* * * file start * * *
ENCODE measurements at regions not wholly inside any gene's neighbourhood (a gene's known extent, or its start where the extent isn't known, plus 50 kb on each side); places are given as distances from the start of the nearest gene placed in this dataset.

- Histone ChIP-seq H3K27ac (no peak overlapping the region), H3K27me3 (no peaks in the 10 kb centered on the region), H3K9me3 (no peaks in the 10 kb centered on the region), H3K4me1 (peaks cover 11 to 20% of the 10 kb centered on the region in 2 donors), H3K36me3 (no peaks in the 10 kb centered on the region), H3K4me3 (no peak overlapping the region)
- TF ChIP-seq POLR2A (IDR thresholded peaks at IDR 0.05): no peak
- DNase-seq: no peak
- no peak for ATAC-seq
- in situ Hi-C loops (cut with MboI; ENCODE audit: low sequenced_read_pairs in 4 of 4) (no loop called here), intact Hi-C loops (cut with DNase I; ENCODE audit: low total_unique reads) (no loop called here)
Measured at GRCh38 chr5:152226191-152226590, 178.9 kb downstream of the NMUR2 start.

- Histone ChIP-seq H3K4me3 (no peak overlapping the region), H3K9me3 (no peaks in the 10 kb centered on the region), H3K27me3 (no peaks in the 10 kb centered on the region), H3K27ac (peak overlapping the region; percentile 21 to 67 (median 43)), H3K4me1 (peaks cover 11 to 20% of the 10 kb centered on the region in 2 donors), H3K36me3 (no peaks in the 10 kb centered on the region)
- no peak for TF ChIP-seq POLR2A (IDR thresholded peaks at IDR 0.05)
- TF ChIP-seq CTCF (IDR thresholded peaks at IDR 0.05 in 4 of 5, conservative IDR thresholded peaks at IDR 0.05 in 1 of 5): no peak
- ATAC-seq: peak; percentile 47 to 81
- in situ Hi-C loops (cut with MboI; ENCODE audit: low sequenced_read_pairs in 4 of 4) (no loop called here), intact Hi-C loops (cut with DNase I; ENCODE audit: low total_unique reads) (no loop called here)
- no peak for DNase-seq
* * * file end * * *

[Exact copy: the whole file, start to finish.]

ENCODE measurements at regions not wholly inside any gene's neighbourhood (a gene's known extent, or its start where the extent isn't known, plus 50 kb on each side); places are given as distances from the start of the nearest gene placed in this dataset.

- Histone ChIP-seq H3K27ac (no peak overlapping the region), H3K27me3 (no peaks in the 10 kb centered on the region), H3K9me3 (no peaks in the 10 kb centered on the region), H3K4me1 (peaks cover 11 to 20% of the 10 kb centered on the region in 2 donors), H3K36me3 (no peaks in the 10 kb centered on the region), H3K4me3 (no peak overlapping the region)
- TF ChIP-seq POLR2A (IDR thresholded peaks at IDR 0.05): no peak
- DNase-seq: no peak
- no peak for ATAC-seq
- in situ Hi-C loops (cut with MboI; ENCODE audit: low sequenced_read_pairs in 4 of 4) (no loop called here), intact Hi-C loops (cut with DNase I; ENCODE audit: low total_unique reads) (no loop called here)
Measured at GRCh38 chr5:152226191-152226590, 178.9 kb downstream of the NMUR2 start.

- Histone ChIP-seq H3K4me3 (no peak overlapping the region), H3K9me3 (no peaks in the 10 kb centered on the region), H3K27me3 (no peaks in the 10 kb centered on the region), H3K27ac (peak overlapping the region; percentile 21 to 67 (median 43)), H3K4me1 (peaks cover 11 to 20% of the 10 kb centered on the region in 2 donors), H3K36me3 (no peaks in the 10 kb centered on the region)
- no peak for TF ChIP-seq POLR2A (IDR thresholded peaks at IDR 0.05)
- TF ChIP-seq CTCF (IDR thresholded peaks at IDR 0.05 in 4 of 5, conservative IDR thresholded peaks at IDR 0.05 in 1 of 5): no peak
- ATAC-seq: peak; percentile 47 to 81
- in situ Hi-C loops (cut with MboI; ENCODE audit: low sequenced_read_pairs in 4 of 4) (no loop called here), intact Hi-C loops (cut with DNase I; ENCODE audit: low total_unique reads) (no loop called here)
- no peak for DNase-seq